Martin Linton Smith, was an Anglican bishop who served in three dioceses during the first half of the twentieth century. Smith was educated at Repton and Hertford College, Oxford. Ordained priest in 1894 he was a curate at four parishes before securing his own incumbency at Colchester in 1902. By now married to Kathleen Dewe with a young family, he gained experience in Liverpool becoming a Cathedral Canon, his finest hour, was the First World War where he gained the DSO for his sterling work at The Somme and Ypres. When peace came he was raised to the episcopate, firstly for two years as the suffragan Bishop of Warrington. Retiring to Cheltenham in 1940 he died after a long life “rich in service”. Lambeth and Reunion: An Interpretation of the Mind of the Lambeth Conference of 1920, with Frank Theodore Woods and Martin Linton Smith

Float (film)

Float is a 2019 American animated short film directed and written by Bobby Rubio, produced by Pixar Animation Studios, distributed by Walt Disney Studios Motion Pictures. It is the fourth film in Pixar's "SparkShorts" program, focuses on a son's ability to fly and the choice his father must make; the short was released on Disney+ on November 12, 2019. Dad is playing with his newborn son Alex in the front yard of his house. While showing him a dandelion, Alex proceeds surprising Dad. Watchful eyes begin to concern him as he brings him back inside the house. Now a toddler, Alex continues floating all over the darkened house as Dad has become a hermit with a disheveled appearance, he keeps his son on a leash and stuffs his backpack with rocks to keep him down, although these precautions are shown to not do much. They leave the house while trying to avoid the neighbors. Dad pauses in front of a playground and watches the other kids play, but he turns to see that Alex has escaped and is interacting with the other children by floating and annoying everyone.

Dad hurriedly grabs his son, who begins to have a temper tantrum, resulting in Dad asking his son why he can't be normal. Alex sadly pulls his hood over his head; as he looks at all the park attendees, Dad sits on the swing set. He begins to swing back and forth, reinvigorating his son, launches him in the air. Alex continues to fly as Dad runs around underneath him. Bobby Rubio as Dad Eli Fucile as Baby Alex Luna Watson as Toddler Alex Mika Kubo as Additional voices Float is a short film, directed and written by Bobby Rubio, produced by Krissy Cababa and Pixar Animation Studios, it is the fourth film of Pixar's "SparkShorts" program, it lasts seven minutes. In January 2019, Rubio described the program as "different films from the kinds of films" developed at Pixar, while executive producer Lindsey Collins said that the shorts are referred to as SparkShorts because Pixar " to discover that creative spark" in its employees. Rubio viewed the program as "a wonderful opportunity to tell story", he stated that Float is inspired by his son, who has autism, that he identified with the father from the short.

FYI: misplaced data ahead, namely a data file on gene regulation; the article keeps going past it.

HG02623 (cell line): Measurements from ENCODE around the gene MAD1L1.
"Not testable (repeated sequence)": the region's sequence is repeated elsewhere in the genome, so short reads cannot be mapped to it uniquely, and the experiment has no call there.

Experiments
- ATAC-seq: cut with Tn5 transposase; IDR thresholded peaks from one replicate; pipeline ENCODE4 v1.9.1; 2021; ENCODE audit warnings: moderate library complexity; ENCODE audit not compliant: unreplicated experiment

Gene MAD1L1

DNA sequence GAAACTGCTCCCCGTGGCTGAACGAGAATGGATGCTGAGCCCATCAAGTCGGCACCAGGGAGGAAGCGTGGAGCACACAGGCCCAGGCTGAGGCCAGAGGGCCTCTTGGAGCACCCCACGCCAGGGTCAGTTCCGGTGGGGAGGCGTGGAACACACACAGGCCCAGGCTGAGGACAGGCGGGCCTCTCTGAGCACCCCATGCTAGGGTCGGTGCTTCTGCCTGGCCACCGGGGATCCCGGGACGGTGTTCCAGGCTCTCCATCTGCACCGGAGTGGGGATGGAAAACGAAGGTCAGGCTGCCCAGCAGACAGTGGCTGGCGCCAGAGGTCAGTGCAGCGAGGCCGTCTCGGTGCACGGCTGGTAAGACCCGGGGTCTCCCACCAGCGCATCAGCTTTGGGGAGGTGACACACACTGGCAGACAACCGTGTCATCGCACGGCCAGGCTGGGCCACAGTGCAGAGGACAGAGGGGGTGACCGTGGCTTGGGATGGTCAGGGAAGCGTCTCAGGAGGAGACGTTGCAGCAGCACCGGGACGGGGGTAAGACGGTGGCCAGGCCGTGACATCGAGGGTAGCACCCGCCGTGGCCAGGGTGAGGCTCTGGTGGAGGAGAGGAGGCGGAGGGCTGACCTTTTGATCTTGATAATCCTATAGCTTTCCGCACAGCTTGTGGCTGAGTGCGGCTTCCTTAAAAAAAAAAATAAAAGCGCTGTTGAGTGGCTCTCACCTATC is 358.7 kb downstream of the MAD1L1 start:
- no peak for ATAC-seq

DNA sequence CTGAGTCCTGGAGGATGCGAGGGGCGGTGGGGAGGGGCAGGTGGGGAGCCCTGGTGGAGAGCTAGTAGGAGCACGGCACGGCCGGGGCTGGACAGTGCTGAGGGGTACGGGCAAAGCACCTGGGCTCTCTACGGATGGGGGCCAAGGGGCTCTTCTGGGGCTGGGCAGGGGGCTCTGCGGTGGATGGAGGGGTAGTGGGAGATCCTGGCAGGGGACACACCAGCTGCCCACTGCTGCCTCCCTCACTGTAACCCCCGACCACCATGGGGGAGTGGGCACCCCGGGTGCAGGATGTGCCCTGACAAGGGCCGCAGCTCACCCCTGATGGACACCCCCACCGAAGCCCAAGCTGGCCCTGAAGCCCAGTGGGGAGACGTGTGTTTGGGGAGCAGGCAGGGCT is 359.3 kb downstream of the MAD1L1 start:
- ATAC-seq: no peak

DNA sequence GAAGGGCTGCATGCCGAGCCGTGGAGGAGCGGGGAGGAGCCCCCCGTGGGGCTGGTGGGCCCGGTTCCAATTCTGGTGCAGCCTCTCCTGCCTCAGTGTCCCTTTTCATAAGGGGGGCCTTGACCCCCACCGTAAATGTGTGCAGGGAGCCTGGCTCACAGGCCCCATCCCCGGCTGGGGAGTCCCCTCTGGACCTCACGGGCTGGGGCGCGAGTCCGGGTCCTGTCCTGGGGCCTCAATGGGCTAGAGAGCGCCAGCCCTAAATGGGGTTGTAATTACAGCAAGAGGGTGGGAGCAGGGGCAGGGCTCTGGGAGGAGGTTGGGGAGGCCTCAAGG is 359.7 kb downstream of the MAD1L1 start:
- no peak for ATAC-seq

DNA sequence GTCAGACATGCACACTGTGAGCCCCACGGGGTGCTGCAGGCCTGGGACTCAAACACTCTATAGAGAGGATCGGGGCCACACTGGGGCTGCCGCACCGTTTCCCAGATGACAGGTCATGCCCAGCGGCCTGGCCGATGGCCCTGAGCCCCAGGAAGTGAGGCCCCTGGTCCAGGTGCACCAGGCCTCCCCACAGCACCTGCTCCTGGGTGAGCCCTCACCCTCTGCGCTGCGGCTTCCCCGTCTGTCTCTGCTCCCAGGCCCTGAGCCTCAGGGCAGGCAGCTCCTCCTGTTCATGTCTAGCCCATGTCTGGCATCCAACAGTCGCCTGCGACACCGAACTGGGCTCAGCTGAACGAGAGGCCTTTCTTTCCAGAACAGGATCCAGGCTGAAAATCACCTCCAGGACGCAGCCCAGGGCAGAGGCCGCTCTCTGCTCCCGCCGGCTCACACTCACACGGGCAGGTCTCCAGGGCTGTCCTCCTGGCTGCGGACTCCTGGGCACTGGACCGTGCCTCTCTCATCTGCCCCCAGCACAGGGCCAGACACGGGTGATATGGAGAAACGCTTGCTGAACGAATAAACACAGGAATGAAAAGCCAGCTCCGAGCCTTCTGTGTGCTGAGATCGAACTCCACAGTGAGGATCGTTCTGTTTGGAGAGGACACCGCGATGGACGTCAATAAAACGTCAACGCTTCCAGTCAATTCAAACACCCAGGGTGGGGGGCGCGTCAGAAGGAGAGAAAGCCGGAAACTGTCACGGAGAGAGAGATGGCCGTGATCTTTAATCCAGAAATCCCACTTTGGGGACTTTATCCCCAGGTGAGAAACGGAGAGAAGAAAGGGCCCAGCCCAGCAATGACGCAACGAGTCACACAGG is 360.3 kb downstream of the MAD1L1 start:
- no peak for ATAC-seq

Rubio said. He commented that while "the father loves his son wholeheartedly without restriction" at first, this begins to be altered by what the other people say. Since his son was growing up, Rubio decided he had "to tell this story" and "started storyboarding it"; the initial storyboards contained Caucasian characters, but one of Rubio's co-workers told him that he should depict Filipino-American characters instead. While he was unsure of this idea, he decided to make this change to "empower and empower children of color". Rubio wanted to incorporate some of his own features as a Filipino-American into the characters' designs in order to make them look "authentic", he commented that he was "proud" that Float was released during Filipino American History Month. Rubio said that seeing the viewers react to some scenes in the way he had expected them to was "amazing", stating that he "totally loved it". According to Rubio, viewers had "several different" interpretations of the film. Krissy Cababa described Float as "a powerful story about being a parent and the struggles you go through as a parent with your kids".

She characterized it as "an important story about acceptance and being able to love and celebrate the people in our lives". Cababa said the short "was about celebrating people for who they are and not who you want them to be", she stated that "people are talking about representation" due to Float, "sharing what this means to them and its importance". She mentioned that the short is "a huge deal". Cababa said the short had received "so much support" and a "positive feedback", saying this had been "really overwhelming". Barney Jones, who composed the music for the Pixar short film Smash and Grab, composed the music for Float; the score will be released in 2020. Float was released on Disney+ on November 12, 2019, alongside fellow "SparkShorts" entries Purl and Grab, Kitbull. Float has obtained a positive critical response, with writers deeming it "touching", "moving", "spot-on"; the child on whom the short is centered was characterized as "extremely cute", as "adorable". Alex Abad-Santos of Vox described the short as "one of the best new things on Disney+".

He commented that "facial expressions and body language carry the story" despite the general lack of dialogue, adding that "a small shift in posture or the way a frown sharpens an entire face wields so much emotion". Abad-Santos stated that the short's "core story could be a story about assimilation and growing up as a minority" or "it could be about what like to feel different from those around you", he said that "Float taps into the human instinct to fiercely protect someone you love, the worry that the world out there see them the way you do, the hope that that big scary world will love this person as much as you do". Fortune's Ellen McGirt said that Rubio's "own fear that his son would be judged by others is palpable" through this short. Float was described as "a film about acceptance" with "a heart-warming story". Float on IMDb Float on Disney+